would not stop the traffic in beer. Instead it
would drive it under cover and inevitably in
crease public drunkenness by increasing pur
chases of hard liquor on Saturdays.
The council should consider that it cannot
legislate beer drinking out of existence any
more than it can control personal morals by
law.
It should also weigh the consequences of en
couraging bootlegging and the evils attendant
thereon, as contrasted with legalized sales of
beer in the open where licensed venders, for
their own security, maintain order in their
places of business.
Certainly no one who lived through the pro
hibition era and the racketeering it created,
can find comfort in the thought that Wilming
ton could, by the administration’s action, be
thrown back upon its evils even for one day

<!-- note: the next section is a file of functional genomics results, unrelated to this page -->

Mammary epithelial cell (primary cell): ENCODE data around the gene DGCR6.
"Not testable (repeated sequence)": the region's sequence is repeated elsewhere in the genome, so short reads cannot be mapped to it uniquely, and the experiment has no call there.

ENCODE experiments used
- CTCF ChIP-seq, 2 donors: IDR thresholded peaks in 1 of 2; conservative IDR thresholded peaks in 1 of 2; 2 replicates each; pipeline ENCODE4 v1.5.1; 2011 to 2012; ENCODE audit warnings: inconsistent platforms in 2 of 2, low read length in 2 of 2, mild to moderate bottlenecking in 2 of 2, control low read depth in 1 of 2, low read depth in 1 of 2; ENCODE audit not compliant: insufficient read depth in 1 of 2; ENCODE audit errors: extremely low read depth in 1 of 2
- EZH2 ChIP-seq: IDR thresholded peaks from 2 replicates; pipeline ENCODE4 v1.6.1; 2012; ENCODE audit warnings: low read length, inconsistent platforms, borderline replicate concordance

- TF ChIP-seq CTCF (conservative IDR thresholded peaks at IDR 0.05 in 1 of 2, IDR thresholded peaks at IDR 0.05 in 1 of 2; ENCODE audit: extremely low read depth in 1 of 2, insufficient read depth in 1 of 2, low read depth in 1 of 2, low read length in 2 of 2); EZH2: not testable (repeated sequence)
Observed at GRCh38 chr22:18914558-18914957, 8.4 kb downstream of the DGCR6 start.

in the week.
The council should also consider that this
local effort for so-called Sunday closing is
but a part of a nation-wide effort to return
to prohibition and reinaugurate such anoth
er reign of terror as prevailed when it was
sought to stop all liquor sales, when the brib
ery of public officials was a national dis
grace, w:hen previous total abstainers by the
thousands became drunkards, when wood al
cohol sent other thousands to untimely graves
and moral fibre widely disintegrated.
This Sunday closing move is but an entering
wedge for prohibition.
If the council truly has the well-being of
Wilmington at heart, it w'ill kill this Sunday
anti-beer ordinance.
-V
Subsidy Not A Cure
The proposal to effect a roll-back on prices
of table commodities by subsidizing manu
facturers and processors is economically un
sound and if put into effect on the lines ap
proved by the administration will drive more
individuals and small firms out of business.
Senator Aiken of Vermont has directed at
tention to two glaring examples of what will